Hypnosis is a trance-like mental state in which people experience increased attention, concentration, and suggestibility. While hypnosis is often described as a sleep-like state, it is better expressed as a state of focused attention, heightened suggestibility, and vivid fantasies. People in a hypnotic state often seem sleepy and zoned out, but in reality, they are in a state of hyper-awareness.
While there are many myths and misconceptions, hypnosis is a very real process that can be used as a therapeutic tool. Hypnosis has been shown to have medical and therapeutic benefits, most notably in the reduction of pain and anxiety. It has even been suggested that hypnosis can reduce the symptoms of dementia.
Uses Why might a person decide to try hypnosis? In some cases, people might seek out hypnosis to help deal with chronic pain or to alleviate pain and anxiety caused by medical procedures such as surgery or childbirth. The following are just a few of the applications for hypnosis that have been demonstrated through research:
Alleviation of symptoms associated with irritable bowel syndrome (IBS).
Control of pain during dental procedures.
Elimination or reduction of skin conditions including warts and psoriasis.
Management of certain symptoms of ADHD.
Treatment of chronic pain conditions such as rheumatoid arthritis.
Treatment and reduction of pain during childbirth.
Reduction of dementia symptoms.
Reduction of nausea and vomiting in cancer patients undergoing chemotherapy.
Tips While many people think that they cannot be hypnotized, research has shown that a large number of people are more hypnotizable than they believe. Research suggests that:
Between 10% to 15% of people are very responsive to hypnosis.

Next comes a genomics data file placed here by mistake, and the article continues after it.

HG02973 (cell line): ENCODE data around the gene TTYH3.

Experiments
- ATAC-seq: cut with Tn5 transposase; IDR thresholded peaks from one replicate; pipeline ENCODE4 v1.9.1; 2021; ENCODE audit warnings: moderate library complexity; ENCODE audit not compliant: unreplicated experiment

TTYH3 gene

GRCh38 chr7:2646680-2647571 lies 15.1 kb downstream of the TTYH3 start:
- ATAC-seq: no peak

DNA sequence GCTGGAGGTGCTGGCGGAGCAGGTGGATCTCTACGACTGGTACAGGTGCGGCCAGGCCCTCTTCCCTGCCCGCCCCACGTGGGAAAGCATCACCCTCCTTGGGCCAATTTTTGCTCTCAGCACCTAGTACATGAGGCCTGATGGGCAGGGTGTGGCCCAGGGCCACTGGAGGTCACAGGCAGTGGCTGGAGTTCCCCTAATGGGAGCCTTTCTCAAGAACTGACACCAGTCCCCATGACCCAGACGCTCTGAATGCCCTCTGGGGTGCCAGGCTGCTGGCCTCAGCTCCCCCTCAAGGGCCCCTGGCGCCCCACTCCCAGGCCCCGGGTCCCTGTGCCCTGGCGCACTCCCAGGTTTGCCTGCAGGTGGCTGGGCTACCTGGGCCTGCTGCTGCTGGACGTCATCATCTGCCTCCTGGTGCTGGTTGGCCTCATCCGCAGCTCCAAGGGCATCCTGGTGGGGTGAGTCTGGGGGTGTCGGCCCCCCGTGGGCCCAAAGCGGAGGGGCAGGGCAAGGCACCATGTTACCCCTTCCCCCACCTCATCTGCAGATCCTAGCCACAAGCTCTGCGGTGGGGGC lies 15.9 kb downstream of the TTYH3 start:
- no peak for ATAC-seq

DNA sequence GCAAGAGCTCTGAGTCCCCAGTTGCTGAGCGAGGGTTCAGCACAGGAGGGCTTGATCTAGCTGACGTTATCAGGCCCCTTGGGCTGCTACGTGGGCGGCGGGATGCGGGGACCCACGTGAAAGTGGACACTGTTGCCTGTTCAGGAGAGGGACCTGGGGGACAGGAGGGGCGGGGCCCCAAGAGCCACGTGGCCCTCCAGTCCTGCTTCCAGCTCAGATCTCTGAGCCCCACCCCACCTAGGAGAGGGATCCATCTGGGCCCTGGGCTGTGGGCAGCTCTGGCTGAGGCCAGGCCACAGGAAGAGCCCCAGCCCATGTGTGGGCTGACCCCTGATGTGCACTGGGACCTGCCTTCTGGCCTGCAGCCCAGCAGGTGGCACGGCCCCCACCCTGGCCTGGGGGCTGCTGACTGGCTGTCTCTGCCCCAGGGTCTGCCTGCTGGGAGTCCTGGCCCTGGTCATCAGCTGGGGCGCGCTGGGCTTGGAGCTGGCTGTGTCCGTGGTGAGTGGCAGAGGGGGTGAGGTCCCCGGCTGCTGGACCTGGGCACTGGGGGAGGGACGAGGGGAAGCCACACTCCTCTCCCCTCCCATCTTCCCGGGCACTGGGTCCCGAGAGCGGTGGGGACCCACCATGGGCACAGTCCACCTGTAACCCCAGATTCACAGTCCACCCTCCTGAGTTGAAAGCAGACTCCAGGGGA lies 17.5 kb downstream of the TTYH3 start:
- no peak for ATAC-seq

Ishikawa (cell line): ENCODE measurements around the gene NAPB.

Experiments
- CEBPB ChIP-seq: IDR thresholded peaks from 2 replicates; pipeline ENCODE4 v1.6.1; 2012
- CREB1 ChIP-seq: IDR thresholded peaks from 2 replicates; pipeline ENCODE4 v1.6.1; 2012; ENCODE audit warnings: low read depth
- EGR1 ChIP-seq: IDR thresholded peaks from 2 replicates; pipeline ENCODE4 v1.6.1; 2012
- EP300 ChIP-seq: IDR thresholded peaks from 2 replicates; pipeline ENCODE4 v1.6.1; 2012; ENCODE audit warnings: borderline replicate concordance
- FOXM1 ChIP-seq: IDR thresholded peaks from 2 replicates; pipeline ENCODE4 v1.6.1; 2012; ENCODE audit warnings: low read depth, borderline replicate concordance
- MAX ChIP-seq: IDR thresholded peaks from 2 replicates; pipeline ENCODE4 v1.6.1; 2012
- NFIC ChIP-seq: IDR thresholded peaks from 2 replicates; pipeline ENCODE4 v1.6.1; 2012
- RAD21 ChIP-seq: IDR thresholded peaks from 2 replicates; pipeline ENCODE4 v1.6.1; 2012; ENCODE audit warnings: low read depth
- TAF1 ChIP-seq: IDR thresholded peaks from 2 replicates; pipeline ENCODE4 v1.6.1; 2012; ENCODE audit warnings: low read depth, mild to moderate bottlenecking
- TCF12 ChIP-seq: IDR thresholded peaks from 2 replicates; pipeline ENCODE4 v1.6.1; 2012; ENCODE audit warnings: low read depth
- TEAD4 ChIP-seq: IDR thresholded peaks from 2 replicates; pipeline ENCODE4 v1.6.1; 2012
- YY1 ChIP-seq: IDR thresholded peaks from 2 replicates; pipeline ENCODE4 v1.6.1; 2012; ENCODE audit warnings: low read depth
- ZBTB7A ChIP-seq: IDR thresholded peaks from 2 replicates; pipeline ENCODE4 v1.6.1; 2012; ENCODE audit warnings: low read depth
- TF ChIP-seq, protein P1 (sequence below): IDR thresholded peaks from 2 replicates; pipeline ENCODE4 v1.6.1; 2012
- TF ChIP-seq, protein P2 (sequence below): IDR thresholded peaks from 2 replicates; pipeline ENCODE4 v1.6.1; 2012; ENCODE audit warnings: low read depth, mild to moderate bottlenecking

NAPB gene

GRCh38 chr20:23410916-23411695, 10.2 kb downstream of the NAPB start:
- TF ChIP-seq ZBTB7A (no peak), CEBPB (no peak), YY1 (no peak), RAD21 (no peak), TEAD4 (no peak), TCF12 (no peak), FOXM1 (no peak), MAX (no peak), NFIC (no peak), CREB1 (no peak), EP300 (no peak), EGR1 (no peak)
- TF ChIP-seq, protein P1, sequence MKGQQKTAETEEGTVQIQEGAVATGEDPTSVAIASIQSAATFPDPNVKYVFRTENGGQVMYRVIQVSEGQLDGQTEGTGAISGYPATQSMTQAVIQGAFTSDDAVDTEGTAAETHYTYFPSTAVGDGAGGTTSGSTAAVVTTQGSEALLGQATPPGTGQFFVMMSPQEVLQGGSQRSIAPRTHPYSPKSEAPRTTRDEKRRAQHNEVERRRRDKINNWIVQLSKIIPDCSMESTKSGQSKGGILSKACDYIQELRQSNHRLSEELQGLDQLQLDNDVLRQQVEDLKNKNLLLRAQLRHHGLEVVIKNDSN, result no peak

Approximately 10% of adults are considered difficult or impossible to hypnotize.
Children tend to be more susceptible to hypnosis.
People who can become easily absorbed in fantasies are much more responsive to hypnosis.
Potential Pitfalls Misunderstandings about the subject of hypnosis are common.
While amnesia may occur in very rare cases, people generally remember everything that transpired while they were hypnotized. However, hypnosis can have a significant effect on memory. Posthypnotic amnesia can lead an individual to forget certain things that occurred before or during hypnosis. However, this effect is generally limited and temporary.
While hypnosis can be used to enhance memory, the effects have been dramatically exaggerated in popular media. Research has found that hypnosis does not lead to significant memory enhancement or accuracy, and hypnosis can actually result in false or distorted memories.
Despite stories about people being hypnotized without their consent, hypnosis does require voluntary participation on the part of the patient. People do vary in terms of how hypnotizable and suggestible they are while under hypnosis, however. Research suggests that people who are highly suggestible are more likely to experience a reduced sense of agency while under hypnosis.
While people often feel that their actions under hypnosis seem to occur without the influence of their will, a hypnotist cannot make you perform actions that are against your wishes.
While hypnosis can be used to enhance performance, it cannot make people stronger or more athletic than their existing physical capabilities.